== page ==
RAF under 'serious threat' as Britain's 'warfighting ability' limited over lack of radar planes

RAF under 'serious threat' as Britain's 'warfighting ability' limited over lack of radar planes

WATCH: GB News Breakfast discusses U.S. to place nukes in the UK

GB News
George Bunn

By George Bunn

Published: 30/01/2024

- 21:30

The RAF retired its seven-strong fleet of E-3 Sentry planes in 2021

The head of the RAF has warned that Britain faces a "serious threat" to the nation’s "warfighting ability" due to a lack of radar planes.

Air Chief Marshal Sir Richard Knighton said the UK did "not have an airborne early warning capability at the moment", despite it being "fundamental to our ability to protect our country."

The RAF retired its seven-strong fleet of E-3 Sentry planes in 2021, amid plans to replace them with the more advanced E-7 Wedgetail made by Boeing.

However, due to delays, the first of the new jets are now not expected to arrive until the second half of this year, the Government told MPs. Ministers have also scaled down the order for Wedgetails from a planned five to just three, to save £700million.

A Boeing E-3 Sentry AWACS

A Boeing E-3 Sentry AWACS


In a report published last Autumn, the Commons defence committee said that the Air Force was now "too small to withstand the levels of attrition that would occur in a peer-on-peer war".

The influential body of MPs called on ministers to "consider as a matter of urgency how they can increase combat air mass in the short term".

In its response, the Government said decisions on the size of the Armed Forces were "threat-led" and "effectiveness" should not be judged purely on mass.

In their report, published last September, the Commons Defence Committee highlighted the lack of airborne radar as a major concern.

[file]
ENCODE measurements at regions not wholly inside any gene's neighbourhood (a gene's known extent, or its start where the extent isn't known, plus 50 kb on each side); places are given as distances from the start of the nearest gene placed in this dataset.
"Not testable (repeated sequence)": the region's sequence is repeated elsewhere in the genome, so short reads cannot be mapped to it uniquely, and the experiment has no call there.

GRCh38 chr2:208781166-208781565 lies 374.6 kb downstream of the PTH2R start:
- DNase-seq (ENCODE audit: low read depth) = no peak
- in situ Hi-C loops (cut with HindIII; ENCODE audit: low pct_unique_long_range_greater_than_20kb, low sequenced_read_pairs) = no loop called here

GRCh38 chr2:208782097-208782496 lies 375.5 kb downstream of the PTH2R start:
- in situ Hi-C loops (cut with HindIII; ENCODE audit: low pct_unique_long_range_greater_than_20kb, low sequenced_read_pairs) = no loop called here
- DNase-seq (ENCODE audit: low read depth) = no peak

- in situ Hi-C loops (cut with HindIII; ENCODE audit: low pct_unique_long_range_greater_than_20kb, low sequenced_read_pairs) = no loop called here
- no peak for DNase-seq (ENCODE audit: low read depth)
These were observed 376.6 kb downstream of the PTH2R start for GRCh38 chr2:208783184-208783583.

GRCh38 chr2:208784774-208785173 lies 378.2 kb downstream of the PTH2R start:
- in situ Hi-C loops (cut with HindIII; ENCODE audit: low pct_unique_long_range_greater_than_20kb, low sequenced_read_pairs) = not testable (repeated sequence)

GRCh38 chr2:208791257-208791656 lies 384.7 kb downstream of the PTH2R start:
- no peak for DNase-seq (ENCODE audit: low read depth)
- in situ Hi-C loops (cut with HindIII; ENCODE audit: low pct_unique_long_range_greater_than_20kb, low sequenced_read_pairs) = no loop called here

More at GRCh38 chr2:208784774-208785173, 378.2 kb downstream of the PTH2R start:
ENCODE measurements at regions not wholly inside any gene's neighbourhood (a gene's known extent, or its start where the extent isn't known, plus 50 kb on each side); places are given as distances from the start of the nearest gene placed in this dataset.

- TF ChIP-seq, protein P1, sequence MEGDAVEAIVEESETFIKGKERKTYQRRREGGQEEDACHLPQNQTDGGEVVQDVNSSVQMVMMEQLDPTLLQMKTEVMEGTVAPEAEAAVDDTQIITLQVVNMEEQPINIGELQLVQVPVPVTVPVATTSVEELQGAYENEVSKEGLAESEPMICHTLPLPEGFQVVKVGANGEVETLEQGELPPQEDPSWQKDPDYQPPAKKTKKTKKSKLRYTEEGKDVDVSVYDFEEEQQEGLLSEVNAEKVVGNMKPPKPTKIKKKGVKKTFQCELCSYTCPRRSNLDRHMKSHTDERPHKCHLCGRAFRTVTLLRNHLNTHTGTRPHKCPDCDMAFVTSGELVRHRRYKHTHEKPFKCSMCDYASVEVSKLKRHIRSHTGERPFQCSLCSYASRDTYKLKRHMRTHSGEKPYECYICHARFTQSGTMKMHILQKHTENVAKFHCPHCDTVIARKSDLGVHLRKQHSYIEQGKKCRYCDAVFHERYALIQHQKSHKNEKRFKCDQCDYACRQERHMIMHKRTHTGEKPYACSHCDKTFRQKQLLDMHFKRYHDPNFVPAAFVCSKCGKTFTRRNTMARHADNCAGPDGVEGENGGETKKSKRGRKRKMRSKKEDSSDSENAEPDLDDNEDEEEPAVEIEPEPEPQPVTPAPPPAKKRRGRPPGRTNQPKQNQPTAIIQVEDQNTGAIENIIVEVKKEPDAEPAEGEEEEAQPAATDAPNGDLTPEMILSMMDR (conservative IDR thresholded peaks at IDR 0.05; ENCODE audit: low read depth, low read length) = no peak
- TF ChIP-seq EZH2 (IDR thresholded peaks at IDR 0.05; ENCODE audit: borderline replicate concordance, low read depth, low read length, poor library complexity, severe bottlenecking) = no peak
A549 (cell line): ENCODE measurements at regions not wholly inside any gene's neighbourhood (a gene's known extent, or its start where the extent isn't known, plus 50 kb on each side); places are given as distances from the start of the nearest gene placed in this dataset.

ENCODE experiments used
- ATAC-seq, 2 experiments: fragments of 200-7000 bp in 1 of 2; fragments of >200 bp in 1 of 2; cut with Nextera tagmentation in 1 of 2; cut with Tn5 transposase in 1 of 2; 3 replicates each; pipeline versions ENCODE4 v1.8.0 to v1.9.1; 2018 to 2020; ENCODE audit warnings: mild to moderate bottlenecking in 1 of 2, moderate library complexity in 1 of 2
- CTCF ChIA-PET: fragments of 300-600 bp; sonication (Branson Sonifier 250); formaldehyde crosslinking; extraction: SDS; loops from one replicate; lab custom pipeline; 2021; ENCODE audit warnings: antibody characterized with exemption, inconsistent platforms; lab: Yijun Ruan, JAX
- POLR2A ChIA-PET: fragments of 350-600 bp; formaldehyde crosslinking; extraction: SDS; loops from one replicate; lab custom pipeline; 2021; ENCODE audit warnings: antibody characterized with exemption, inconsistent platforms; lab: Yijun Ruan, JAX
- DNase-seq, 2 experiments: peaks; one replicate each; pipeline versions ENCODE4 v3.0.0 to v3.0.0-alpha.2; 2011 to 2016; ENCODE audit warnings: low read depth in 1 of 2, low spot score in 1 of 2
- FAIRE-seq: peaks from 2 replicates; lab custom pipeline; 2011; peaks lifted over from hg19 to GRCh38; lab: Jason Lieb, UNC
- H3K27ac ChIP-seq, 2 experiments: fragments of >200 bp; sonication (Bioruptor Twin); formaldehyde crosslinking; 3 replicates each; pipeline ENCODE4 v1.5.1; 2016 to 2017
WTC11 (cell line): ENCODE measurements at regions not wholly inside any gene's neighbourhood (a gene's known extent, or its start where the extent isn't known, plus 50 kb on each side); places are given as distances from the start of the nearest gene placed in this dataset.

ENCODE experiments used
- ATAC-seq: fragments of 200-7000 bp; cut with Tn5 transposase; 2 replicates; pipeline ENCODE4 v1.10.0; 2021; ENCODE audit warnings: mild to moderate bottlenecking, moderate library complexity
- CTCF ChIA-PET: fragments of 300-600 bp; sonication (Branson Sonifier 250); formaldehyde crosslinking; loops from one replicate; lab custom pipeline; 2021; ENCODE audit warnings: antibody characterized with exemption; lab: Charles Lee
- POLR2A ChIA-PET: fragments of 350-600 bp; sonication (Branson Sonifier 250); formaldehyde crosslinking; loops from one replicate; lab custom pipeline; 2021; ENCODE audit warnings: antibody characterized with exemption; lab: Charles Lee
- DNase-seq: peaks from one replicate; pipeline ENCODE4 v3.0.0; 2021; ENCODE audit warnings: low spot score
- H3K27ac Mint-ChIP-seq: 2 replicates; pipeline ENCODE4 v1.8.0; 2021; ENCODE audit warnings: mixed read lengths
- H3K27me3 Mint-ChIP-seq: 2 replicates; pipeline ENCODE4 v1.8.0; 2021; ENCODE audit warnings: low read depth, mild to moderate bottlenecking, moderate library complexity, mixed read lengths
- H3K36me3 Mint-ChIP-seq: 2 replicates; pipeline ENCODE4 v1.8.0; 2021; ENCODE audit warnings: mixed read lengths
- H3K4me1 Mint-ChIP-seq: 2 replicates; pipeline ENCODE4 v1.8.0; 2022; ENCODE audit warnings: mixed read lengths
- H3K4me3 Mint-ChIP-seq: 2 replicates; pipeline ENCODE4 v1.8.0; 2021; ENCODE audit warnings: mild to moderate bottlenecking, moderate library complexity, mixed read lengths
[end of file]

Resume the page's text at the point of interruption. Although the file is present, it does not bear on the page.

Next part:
The committee said what was meant to be "a short-term capability gap" between the retirement of the Sentry and the introduction of the Wedgetail was now stretching to at least three years.


The Defence Select Committee (file pic)

The Defence Select Committee (file pic)


It said: "It is, therefore, astounding that the Ministry of Defence has accepted a capability gap that has left the UK reliant on Nato for… coverage since the outbreak of the Ukraine war, at a time when capacity is stretched across the Alliance.

"With only a limited number of [comparatively vulnerable] fixed and mobile land-based radars on UK soil, all of which would be primary targets for our opponents were the current Ukraine conflict to escalate, the capability gap… presents a serious threat to the UK’s warfighting ability."

Knighton was grilled by Mark Francois, a former defence minister, about the lack of radar planes when he appeared before the committee last May.

When asked about fixed radar stations being quickly taken out, he responded saying: "The simple answer is that our ability to see and understand what is happening in the air domain is fundamental to our ability to direct our forces and our assets and protect our country."

He added: "It is a very good point but my answer remains the same, we are part of a wider Nato air-defence system.

"In your question about E-7 and the fact that we do not have an airborne early warning capability at the moment, that is important to us, to the country, to the Air Force and to me."

In response, the Government said the Wedgetail "will offer a step change in capability, providing fifth generation airborne surveillance, command and control that is essential to counter current and expected threats."

It acknowledged there was "some increased risk against the UK’s ability to provide sovereign commitments and the UK’s contribution to Nato" as a result of shrinking the number on order from five to three.

You may like